San Francisco

A Woman You Thought You Knew

Chitra Ganesh, Liz Hernández, Lotus L. Kang, Candice Lin, Helina Metaferia, Citra Sasmita, Kelly Sinnapah Mary, Sin Wai Kin, and Tomoko Yoneda

A Woman You Thought You Knew brings together works from the KADIST collection that explore world-building as a means to resist, transform, and anchor historical junctures into the contemporary. The works examine intersectional narratives of the construction and deconstruction of gender, womanhood, and femininity, with trans perspectives and the racialized subject. They bring forth overlooked or unwritten stories of women’s role in history, memorializing narratives of women’s labor histories, and dislodging them from conventional records. The exhibition draws from literature and storytelling through accounts of utopia, science fiction, and mythology to underscore feminist perspectives in history and what we can learn from these narratives today to achieve a post-patriarchal future. 

In Timur Merah Project II; The Harbor of Restless Spirit (2019), Citra Sasmita subverts the stories and myths of Hindu-Javanese epics where she replaces the princes, kings, warriors, and other male heroes of Sanskrit epics with the figure of a woman to destabilize the male gaze of the female body–as passive, ornamental, or sexual. Sasmita references the style of traditional Balinese Kamasan paintings, a craft where women were designated to subsidiary roles, and thus written out of national art historical canons. Painted on a stretched cowhide and anchored to a pool of pungent turmeric—an herb known for healing and vitality, Sasmita endows her female protagonists with powerful agency. The work challenges the patriarchal nature of society and rebukes the pervasive sexual and social inequality ingrained in art history. 

Similarly, foregrounding histories of female labor, Candice Lin’s Wigan Pit-Brow Women: Intersections with the Caribbean (2015) explores the objectification of female laborers’ in the 1960s. The sculptural mobile references Victorian writer Arthur Munby’s sketches of the coal mine laborers’ in the 1960s. Comprising cutouts of tropical plants and so-called pit-brow women performing primal acts traditionally associated with savagery, the sculpture reveals how the laborers’ femininity and modesty were scrutinized while toiling in life-threatening situations. Tell me everything you saw, and what you think it means (2018) and A woman you thought you knew (2017) by Sin Wai Kin and Monumento a la mujer de las dos almas (Monument to the Two-Soul Woman) (2023) by Liz Hernández adopt artistic personas to unlearn and interrogate societal norms, and challenge the notion that identity and gender is static. Sin’s work further deconstructs patriarchy, colonialism, and ableism through a non-binary and transgender subjectivity.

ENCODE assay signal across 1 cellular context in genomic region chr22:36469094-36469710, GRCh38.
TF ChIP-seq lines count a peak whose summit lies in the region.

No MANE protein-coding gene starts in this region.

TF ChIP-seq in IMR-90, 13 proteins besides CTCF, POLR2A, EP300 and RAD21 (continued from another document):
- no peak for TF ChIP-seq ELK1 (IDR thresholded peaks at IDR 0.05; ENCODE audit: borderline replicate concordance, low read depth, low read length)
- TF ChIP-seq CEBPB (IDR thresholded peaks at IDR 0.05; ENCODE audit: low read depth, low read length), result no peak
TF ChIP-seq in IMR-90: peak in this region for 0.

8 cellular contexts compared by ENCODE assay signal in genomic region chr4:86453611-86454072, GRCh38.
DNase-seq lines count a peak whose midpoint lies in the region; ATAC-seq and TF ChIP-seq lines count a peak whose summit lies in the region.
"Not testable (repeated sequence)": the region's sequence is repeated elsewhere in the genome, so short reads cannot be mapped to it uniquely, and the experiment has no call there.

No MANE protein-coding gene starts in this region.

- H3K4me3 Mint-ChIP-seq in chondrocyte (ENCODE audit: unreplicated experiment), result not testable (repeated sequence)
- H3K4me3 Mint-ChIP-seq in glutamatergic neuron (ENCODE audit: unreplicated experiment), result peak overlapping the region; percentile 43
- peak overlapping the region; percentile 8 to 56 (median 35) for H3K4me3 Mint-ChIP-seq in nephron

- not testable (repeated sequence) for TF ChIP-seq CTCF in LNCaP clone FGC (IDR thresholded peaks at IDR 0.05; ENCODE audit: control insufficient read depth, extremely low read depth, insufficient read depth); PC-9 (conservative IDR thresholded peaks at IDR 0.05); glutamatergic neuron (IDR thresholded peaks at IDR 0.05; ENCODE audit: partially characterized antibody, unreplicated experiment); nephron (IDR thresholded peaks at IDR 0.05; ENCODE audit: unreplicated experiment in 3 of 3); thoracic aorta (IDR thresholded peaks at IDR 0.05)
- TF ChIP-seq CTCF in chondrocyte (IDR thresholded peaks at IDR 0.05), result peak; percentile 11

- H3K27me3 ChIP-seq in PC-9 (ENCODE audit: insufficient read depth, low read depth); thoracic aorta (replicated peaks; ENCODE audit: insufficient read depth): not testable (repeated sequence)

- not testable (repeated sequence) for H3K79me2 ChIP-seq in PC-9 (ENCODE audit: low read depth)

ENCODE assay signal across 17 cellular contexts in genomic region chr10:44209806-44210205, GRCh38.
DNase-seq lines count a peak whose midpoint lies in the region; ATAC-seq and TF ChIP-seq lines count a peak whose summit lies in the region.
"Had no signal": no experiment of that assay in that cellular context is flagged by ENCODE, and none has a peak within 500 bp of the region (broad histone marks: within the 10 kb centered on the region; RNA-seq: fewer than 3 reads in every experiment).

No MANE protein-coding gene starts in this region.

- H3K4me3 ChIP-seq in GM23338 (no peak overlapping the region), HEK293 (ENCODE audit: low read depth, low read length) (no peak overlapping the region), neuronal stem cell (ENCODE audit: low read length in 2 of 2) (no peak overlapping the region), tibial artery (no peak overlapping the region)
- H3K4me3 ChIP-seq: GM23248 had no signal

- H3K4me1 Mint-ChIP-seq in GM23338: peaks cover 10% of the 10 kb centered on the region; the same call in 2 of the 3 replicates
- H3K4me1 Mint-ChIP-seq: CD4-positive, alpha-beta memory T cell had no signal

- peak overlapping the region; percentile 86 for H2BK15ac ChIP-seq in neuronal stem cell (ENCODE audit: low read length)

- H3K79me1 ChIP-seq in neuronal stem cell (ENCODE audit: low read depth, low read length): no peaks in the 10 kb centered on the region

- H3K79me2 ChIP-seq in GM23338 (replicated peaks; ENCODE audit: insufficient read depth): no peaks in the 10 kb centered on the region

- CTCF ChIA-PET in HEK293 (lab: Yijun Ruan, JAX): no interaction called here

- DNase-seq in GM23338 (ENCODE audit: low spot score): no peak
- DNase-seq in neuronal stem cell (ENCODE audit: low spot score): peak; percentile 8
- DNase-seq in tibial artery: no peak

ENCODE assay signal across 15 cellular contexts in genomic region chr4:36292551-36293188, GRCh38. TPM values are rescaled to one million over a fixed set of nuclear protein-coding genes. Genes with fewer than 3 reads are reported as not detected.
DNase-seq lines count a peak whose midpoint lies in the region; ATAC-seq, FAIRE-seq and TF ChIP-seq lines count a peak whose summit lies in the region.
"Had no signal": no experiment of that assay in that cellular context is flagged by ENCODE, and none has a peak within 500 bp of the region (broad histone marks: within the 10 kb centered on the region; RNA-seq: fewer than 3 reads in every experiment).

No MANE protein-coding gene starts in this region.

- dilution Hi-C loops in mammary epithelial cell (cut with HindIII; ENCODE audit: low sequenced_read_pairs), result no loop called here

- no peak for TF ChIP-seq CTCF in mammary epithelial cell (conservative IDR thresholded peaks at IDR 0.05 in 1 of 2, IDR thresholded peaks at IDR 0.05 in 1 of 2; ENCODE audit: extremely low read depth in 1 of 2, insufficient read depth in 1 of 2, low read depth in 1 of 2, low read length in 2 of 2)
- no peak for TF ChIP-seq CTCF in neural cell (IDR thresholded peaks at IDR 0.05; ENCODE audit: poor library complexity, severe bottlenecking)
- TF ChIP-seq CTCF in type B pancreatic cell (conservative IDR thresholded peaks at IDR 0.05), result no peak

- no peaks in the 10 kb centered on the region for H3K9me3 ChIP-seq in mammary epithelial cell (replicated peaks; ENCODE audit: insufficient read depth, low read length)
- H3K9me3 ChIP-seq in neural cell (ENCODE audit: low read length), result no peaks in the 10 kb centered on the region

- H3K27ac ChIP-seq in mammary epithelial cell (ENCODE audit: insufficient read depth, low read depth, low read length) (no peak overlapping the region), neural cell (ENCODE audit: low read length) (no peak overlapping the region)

Tomoko Yoneda’s Japanese House Series (2010) bears witness to domesticity and household labor and invites contemplation on the lingering consequences of colonialism. The photographs depict buildings constructed in Taiwan during the period of Japanese occupation, between 1895 and 1945, focusing on both the original Japanese features of the houses and on details that have been altered since the end of the occupation. Lotus L. Kang’s Scaffold (2022) is an ode to diasporic experiences and immigrant women’s labor. Folded layers of burlap sheets, a humble material commonly found at construction sites or markets in Korea, are anchored by a string of aluminum cast lotus roots, a common ingredient in Korean cuisine. 

Other works employ literature, fairy tales, and feminist science fiction to illustrate and reimagine a more just future. Chitra Ganesh’s series of linocut prints, Sultana’s Dream (2018) depicts scenes of protest, Hindu myths, and dreamscapes, in an alternative future. Kelly Sinnapah Mary’s Notebook 10, l’enfance de sanbras (2021) tells the childhood tale of Sanbras, who serves as a metaphor for the construction of the identity of Indian workers who arrived in the Caribbean during the post-slavery period. Sinnapah Mary intertwines both real and imagined worlds creating narrative vessels that carry tales of strength, resilience, and adaptation. In the exhibition, the tapestries are erected as tents for spaces of play, imagination, and refuge. Helina Metaferia’s Tapestry (Gewel) (2023) echoes African American quilting traditions, which historically have centered storytelling and community building amongst women. The tapestry features silk-screened archives of American civil rights protests, scanned from library archives, and addresses the inherited histories of protest that inform contemporary social movements.

A Woman You Thought You Knew explores the complex, diverse, and resilient spirit of women, feminist, and trans perspectives, inviting viewers to reflect on the past and challenge the present in order to construct a more equitable future. The exhibition is complemented by Worlds World Worlds in The Screening Room. The exhibition draws on shared themes across the KADIST collection and aims to make the breadth and diversity of over 2,200 artworks representing over 1,400 artists at KADIST’s hubs in Paris and San Francisco. The exhibition is co-curated by Shona Mei Findlay (Curator of Asia Programs, KADIST San Francisco) and Lauren Pirritano (Collection Manager, KADIST San Francisco) and borrows its title from a work by Sin Wai Kin.

Exhibition identity by GRL GRP.